Our society seems to have given up on civility.
This worries me.
Because civility is much more than good manners. Civility is part of the glue that holds our society together. Civility is what allows a society made up of unique individuals to function as a cohesive whole. Without civility, teamwork crumbles, trust is lost, and everyone takes sides.
What do I mean by civility?
Civility is the act of showing regard for others by choosing to be kind and respectful, even when we disagree about a topic that means a lot to us. (Such as politics, religion, or gender issues.) Civility means choosing not to belittle, insult, or demean others—or their beliefs and opinions—no matter how much we disagree.
Why is it so important?
Incivility affects us in all areas of life including our workplace, our ministry and our home. Incivility hampers teamwork by hindering collaboration. (Who wants to share ideas when they are afraid of being belittled?) Incivility fractures trust. (Trust cannot thrive in an environment lacking in respect, kindness, or compassion.) Incivility begins the downward spiral that leads to bitterness, hatred, and factions. It is when we give ourselves permission to hate persons in a certain category that abuses such as slavery and genocide occur.
Will you join me in fighting incivility by making civility a value in your life?
How to be intentional about civility:
- Disagree with respect. Civility does not mean compromising your own beliefs, rather it means holding firm to them while at the same time deciding not degrade or demean others whose beliefs are different. Belittling and insulting are the bully’s way to victory. A civil person doesn’t need to cut others down in order to make themselves feel superior.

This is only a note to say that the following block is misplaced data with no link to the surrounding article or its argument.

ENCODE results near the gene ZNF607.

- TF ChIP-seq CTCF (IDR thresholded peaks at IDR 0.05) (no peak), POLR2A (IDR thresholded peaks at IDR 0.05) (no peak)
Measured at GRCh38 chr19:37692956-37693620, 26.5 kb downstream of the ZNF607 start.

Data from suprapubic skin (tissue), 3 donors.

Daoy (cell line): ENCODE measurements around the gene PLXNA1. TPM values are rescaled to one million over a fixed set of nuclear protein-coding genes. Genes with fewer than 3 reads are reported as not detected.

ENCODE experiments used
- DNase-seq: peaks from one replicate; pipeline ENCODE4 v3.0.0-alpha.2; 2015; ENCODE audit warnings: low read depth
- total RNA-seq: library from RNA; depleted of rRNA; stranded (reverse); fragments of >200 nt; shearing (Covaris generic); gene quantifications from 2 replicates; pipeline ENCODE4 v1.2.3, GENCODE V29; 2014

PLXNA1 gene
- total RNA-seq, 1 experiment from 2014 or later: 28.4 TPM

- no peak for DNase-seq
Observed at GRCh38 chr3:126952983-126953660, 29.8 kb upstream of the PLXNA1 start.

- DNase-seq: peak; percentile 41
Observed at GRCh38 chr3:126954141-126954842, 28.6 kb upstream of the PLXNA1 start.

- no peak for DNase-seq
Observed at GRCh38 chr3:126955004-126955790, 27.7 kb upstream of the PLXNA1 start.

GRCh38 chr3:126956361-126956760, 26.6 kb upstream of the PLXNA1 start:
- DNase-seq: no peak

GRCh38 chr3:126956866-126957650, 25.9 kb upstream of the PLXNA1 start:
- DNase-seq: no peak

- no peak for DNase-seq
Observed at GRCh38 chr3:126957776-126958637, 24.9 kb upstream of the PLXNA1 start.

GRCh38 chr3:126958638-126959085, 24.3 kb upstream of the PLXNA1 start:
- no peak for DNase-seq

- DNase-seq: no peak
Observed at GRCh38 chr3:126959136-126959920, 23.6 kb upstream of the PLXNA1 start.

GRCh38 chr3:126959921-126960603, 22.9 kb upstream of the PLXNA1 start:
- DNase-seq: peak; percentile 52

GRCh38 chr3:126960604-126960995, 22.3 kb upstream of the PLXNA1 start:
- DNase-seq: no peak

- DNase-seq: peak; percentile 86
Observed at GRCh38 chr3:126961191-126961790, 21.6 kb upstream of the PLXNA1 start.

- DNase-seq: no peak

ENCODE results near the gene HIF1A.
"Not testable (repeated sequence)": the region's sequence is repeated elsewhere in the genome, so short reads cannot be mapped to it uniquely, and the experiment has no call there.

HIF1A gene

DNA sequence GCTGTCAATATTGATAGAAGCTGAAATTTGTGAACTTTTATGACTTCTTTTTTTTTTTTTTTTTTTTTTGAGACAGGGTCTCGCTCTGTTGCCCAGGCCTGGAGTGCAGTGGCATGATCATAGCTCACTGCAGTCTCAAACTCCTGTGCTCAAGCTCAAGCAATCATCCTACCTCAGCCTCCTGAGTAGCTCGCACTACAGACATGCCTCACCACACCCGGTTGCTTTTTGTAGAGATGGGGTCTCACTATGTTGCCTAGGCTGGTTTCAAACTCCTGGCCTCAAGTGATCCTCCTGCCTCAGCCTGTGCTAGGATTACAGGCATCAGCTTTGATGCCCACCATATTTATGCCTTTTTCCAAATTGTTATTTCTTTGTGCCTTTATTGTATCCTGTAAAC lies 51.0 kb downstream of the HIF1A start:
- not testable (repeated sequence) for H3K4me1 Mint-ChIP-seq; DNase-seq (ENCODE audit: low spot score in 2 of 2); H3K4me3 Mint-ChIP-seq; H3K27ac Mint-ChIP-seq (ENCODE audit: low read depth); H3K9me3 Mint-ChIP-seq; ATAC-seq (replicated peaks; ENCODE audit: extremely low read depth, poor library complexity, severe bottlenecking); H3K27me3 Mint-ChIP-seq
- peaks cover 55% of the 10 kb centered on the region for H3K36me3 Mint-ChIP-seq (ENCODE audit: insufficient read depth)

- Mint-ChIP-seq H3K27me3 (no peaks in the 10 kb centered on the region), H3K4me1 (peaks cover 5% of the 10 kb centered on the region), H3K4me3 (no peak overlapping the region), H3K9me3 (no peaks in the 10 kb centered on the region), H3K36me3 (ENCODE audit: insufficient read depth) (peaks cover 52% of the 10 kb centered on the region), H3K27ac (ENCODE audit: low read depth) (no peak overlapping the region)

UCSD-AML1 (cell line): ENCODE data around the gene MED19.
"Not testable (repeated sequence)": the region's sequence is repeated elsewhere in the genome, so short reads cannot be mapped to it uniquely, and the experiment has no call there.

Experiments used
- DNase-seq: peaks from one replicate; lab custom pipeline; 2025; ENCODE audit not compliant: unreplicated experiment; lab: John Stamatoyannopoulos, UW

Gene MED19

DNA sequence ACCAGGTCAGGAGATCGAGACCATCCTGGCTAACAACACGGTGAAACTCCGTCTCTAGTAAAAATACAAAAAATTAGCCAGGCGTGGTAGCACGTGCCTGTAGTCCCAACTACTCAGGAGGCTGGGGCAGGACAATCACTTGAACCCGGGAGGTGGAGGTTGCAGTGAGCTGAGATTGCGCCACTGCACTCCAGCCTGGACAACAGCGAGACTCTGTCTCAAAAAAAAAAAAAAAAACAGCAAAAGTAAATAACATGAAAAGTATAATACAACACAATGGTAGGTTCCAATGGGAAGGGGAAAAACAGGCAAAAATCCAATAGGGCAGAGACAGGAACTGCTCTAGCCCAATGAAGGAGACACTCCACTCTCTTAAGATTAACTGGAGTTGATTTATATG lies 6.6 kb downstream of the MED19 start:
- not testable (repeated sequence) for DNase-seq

- Practice the Golden Rule. Remember that all men and women are equally valuable, therefore treat persons from any other religion/politics/cause the way you wish to be treated. If you wouldn’t say it about your beliefs/politics/cause, don’t say it about theirs either. An Example: Are you insulted by a meme mocking Your Candidate yet you find memes mocking The Other Candidate amusing? Shame on you! Take a stand now and refuse to promote incivility in any form.
- Seek common ground as a starting place. Refuse to fall prey to the common falsehood that “anyone not with us is against us” because issues are rarely that simple. Instead of starting from preconceptions and false assumptions, choose to give others the benefit of the doubt. Seek to understand another’s viewpoint rather than attacking it as wrong. Ask questions like “What brought you to that opinion?” or “I don’t really know much about that issue, can you explain why it’s important to you?”
Will you choose to be civil this week?
What challenges might you face in your workplace, ministry, or home that will make it difficult to remain civil? How do you plan to overcome them?